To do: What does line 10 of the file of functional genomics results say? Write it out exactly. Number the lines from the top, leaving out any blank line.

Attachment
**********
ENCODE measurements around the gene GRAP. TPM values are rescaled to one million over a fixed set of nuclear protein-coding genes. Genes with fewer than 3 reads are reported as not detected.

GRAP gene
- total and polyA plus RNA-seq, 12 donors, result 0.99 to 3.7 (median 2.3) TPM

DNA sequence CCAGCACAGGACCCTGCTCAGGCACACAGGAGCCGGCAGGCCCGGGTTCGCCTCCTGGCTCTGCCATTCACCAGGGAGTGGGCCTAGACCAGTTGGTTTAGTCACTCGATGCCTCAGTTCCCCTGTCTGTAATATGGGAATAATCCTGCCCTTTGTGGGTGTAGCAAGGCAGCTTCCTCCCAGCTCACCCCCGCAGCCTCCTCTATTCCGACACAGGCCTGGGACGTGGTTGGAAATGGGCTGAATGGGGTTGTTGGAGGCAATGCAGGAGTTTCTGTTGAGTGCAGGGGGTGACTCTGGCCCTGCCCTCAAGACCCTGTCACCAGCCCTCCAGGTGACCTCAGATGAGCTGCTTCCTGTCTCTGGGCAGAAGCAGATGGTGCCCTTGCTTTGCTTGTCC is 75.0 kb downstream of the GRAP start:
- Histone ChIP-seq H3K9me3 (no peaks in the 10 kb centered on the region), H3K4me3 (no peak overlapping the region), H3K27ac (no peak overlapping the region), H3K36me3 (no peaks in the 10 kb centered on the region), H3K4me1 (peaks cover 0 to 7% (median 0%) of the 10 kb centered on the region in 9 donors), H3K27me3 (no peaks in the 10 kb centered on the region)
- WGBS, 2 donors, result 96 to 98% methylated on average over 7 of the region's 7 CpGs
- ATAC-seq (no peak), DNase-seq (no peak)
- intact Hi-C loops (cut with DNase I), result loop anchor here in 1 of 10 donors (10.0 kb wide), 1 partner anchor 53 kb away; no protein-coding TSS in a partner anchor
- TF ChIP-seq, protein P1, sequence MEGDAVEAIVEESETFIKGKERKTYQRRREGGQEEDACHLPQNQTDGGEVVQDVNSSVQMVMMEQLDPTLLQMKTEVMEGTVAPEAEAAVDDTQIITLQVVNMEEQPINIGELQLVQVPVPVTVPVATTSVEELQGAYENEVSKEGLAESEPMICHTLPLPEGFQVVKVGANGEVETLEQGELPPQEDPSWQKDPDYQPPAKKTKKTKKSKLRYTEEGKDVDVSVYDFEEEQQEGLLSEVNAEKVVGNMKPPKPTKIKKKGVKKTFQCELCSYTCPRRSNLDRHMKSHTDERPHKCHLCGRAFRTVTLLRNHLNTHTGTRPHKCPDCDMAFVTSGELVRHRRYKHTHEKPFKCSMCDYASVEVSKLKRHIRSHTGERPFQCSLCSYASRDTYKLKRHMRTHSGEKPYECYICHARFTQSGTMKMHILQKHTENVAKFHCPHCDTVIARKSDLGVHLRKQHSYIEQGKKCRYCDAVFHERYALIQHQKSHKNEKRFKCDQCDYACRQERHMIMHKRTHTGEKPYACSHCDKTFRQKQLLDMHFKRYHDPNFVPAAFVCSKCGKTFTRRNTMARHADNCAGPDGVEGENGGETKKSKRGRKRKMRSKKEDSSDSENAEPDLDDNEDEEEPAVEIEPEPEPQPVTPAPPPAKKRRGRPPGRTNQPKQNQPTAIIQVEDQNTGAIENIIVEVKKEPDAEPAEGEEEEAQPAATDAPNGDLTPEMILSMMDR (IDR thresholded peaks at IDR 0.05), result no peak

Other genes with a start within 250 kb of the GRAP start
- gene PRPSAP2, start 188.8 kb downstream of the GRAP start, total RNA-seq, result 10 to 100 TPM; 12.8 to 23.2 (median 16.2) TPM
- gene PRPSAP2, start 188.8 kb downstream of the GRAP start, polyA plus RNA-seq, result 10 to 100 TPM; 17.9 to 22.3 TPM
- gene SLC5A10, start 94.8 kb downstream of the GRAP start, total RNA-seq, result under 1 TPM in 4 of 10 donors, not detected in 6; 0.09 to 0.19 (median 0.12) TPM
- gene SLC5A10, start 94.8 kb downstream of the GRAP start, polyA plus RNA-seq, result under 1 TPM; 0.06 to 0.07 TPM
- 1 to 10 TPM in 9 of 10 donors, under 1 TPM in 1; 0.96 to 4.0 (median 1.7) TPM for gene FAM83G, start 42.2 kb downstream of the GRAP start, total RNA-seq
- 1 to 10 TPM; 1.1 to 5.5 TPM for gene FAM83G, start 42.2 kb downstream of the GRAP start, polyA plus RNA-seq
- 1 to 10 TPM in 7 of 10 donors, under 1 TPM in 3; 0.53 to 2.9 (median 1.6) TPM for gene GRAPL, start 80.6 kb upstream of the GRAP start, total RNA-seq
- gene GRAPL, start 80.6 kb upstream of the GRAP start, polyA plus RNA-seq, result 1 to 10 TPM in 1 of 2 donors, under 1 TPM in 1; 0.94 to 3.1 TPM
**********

Other genes with a start within 250 kb of the GRAP start